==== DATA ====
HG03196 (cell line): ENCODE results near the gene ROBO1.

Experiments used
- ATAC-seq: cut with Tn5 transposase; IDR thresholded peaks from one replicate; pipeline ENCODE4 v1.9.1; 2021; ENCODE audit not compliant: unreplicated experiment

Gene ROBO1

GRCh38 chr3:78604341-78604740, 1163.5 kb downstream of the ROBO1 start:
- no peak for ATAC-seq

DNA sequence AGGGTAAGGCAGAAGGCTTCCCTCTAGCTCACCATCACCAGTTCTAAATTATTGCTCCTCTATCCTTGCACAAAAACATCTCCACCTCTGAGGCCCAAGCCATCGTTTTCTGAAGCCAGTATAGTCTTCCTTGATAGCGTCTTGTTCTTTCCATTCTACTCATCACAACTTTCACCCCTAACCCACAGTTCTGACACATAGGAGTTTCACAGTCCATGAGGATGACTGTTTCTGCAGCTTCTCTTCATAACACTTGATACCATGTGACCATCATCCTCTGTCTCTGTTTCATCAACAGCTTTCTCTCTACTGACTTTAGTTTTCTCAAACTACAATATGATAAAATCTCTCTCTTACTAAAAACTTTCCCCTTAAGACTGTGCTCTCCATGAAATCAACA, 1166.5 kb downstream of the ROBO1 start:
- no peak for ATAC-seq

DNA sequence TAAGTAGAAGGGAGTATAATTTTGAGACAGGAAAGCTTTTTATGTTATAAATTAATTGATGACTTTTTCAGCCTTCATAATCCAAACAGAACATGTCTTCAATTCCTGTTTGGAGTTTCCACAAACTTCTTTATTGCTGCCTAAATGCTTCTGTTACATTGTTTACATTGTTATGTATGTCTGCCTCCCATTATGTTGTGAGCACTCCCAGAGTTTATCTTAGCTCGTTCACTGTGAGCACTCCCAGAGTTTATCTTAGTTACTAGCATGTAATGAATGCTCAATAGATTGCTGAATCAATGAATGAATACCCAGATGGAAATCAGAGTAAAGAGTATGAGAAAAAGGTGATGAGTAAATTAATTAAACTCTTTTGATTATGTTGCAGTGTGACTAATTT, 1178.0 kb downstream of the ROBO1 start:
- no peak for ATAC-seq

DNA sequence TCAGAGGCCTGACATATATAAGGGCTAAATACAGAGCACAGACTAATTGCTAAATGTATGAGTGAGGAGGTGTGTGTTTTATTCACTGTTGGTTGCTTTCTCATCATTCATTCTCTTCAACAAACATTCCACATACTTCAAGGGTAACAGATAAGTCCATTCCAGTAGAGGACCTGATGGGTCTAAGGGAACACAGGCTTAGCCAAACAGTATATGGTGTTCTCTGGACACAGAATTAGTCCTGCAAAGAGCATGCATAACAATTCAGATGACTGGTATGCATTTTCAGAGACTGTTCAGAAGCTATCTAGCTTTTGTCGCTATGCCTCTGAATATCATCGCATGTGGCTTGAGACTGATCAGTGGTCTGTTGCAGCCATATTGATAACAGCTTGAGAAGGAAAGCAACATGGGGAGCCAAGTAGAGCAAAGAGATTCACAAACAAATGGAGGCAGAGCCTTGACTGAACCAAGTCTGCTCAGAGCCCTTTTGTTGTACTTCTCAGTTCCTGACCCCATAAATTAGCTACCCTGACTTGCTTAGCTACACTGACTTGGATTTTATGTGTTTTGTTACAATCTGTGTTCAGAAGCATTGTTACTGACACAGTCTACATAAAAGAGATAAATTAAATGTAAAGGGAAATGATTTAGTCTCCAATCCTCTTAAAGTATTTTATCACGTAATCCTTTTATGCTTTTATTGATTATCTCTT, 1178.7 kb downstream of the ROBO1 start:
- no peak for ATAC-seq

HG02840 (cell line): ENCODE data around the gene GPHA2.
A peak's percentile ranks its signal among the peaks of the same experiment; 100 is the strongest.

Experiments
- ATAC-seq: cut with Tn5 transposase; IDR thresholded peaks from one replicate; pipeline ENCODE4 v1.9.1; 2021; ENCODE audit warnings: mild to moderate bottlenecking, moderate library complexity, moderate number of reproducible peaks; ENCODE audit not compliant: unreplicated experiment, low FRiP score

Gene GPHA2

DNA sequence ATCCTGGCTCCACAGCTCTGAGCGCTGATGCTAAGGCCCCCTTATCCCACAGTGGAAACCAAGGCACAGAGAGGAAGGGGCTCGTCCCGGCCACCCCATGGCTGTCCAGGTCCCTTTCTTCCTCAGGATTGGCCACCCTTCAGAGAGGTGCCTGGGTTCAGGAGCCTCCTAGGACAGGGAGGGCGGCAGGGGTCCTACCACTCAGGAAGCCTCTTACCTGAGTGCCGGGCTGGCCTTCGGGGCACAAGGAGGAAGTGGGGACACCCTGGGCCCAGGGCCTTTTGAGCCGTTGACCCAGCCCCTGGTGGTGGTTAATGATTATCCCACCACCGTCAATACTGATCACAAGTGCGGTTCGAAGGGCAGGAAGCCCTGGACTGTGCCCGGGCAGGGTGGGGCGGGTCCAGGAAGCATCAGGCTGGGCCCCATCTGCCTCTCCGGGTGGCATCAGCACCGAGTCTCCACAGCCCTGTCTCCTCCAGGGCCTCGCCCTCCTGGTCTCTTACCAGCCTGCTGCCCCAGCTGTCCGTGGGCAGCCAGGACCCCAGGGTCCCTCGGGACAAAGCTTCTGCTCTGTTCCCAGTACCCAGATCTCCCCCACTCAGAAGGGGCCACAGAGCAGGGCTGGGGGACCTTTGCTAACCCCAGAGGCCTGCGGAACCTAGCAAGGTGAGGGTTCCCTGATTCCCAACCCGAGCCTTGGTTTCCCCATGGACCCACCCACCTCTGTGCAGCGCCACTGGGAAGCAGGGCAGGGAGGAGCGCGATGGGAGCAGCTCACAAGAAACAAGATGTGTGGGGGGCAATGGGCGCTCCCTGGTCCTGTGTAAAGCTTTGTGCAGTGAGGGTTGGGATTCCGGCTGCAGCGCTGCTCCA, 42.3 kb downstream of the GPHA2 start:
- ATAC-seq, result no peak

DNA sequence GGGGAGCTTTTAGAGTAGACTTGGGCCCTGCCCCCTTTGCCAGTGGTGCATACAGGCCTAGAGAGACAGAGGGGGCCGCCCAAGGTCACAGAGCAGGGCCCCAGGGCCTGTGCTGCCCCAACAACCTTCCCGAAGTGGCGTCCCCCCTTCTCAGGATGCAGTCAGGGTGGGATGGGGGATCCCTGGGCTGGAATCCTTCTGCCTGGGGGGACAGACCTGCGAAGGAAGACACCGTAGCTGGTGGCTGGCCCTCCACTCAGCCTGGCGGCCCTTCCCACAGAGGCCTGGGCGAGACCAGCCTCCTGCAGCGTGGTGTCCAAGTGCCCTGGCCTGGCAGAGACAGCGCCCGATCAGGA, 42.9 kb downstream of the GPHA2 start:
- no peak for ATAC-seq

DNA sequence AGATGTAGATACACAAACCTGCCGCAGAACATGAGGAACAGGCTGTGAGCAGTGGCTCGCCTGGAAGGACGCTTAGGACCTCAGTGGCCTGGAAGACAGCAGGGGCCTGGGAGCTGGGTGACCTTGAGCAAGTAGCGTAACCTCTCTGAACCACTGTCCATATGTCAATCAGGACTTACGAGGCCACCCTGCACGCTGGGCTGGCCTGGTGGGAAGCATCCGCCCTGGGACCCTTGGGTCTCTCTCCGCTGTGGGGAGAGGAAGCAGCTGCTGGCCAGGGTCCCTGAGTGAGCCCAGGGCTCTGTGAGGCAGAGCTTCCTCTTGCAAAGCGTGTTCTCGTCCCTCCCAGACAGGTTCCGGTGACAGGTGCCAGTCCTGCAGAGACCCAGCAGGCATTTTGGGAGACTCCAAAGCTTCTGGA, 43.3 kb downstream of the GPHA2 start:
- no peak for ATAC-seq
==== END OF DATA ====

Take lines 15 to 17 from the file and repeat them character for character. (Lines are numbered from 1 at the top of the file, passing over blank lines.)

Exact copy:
Experiments
- ATAC-seq: cut with Tn5 transposase; IDR thresholded peaks from one replicate; pipeline ENCODE4 v1.9.1; 2021; ENCODE audit warnings: mild to moderate bottlenecking, moderate library complexity, moderate number of reproducible peaks; ENCODE audit not compliant: unreplicated experiment, low FRiP score

Gene GPHA2